The function assumes that `rand()`

is uniformly distributed; whether or not that is a valid assumption depends on the implementation of `rand()`

.

Given a uniform `rand()`

, we can get a random number in the range `[0,n)`

by calculating `rand()%n`

. However, in general, this won't be quite uniform. For example, suppose `n`

is 3 and `RAND_MAX`

is 7:

```
rand() 0 1 2 3 4 5 6 7
rand() % n 0 1 2 0 1 2 0 1
```

We can see that 0 and 1 come up with a probability of 3/8, while 2 only comes up with a probability of 2/8: the distribution is not uniform.

Your code discards any value of `rand()`

greater or equal to the largest multiple of `n`

that it can generate. Now each value has an equal probability:

```
rand() 0 1 2 3 4 5 6 7
rand() % n 0 1 2 0 1 2 X X
```

So 0,1 and 2 all come up with a probability of 1/3, as long as we are not so unlucky that the loop never terminates.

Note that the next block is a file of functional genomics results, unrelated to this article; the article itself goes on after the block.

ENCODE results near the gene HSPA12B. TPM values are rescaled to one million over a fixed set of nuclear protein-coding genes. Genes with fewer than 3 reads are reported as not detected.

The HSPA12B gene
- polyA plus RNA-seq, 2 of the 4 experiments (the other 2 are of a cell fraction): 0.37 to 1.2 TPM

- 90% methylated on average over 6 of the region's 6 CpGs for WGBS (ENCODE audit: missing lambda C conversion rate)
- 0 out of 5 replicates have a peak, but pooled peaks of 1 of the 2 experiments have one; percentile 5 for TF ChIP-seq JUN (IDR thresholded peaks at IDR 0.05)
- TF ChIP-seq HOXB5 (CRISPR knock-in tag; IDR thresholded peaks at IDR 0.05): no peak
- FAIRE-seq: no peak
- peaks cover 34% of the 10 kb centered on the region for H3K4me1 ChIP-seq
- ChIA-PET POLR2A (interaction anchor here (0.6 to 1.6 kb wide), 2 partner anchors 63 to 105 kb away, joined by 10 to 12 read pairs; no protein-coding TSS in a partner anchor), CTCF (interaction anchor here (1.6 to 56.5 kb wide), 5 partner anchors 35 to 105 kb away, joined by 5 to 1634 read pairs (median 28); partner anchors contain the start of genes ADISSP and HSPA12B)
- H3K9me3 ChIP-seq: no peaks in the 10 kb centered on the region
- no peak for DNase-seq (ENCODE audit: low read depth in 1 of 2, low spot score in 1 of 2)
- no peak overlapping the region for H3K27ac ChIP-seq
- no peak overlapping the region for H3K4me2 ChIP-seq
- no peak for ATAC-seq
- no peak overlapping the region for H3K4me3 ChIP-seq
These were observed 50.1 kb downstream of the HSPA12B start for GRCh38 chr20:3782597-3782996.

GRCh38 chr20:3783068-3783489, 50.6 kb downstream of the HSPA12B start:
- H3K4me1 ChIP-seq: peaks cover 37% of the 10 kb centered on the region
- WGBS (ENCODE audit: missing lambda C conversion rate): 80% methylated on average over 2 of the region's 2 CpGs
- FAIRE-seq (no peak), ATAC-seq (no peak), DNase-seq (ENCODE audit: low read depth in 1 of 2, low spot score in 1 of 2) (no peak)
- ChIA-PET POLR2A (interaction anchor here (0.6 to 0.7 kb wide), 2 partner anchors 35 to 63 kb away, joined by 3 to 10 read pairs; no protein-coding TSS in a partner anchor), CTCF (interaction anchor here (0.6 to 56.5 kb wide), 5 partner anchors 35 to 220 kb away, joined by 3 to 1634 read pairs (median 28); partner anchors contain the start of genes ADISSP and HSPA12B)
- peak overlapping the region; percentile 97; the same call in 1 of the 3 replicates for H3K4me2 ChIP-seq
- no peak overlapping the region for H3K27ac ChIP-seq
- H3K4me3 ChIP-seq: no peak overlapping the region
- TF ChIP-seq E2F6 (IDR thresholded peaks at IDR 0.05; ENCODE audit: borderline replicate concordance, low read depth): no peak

Regarding your update:

I think a simple top = RAND_MAX / n * n would do.

If `RAND_MAX`

were an exclusive bound (one more than the actual maximum), then that would be correct. Since it's an inclusive bound, we need to add one to get the exclusive bound; and since the following logic compares with `>`

against an inclusive bound, then subtract one again after the calculation:

```
int top = ((RAND_MAX + 1) / n) * n - 1;
```

However, if `RAND_MAX`

were equal to `INT_MAX`

, then the calculation would overflow; to avoid that, subtract `n`

at the beginning of the calculation, and add it again at the end:

```
int top = (((RAND_MAX - n) + 1) / n) * n - 1 + n;
```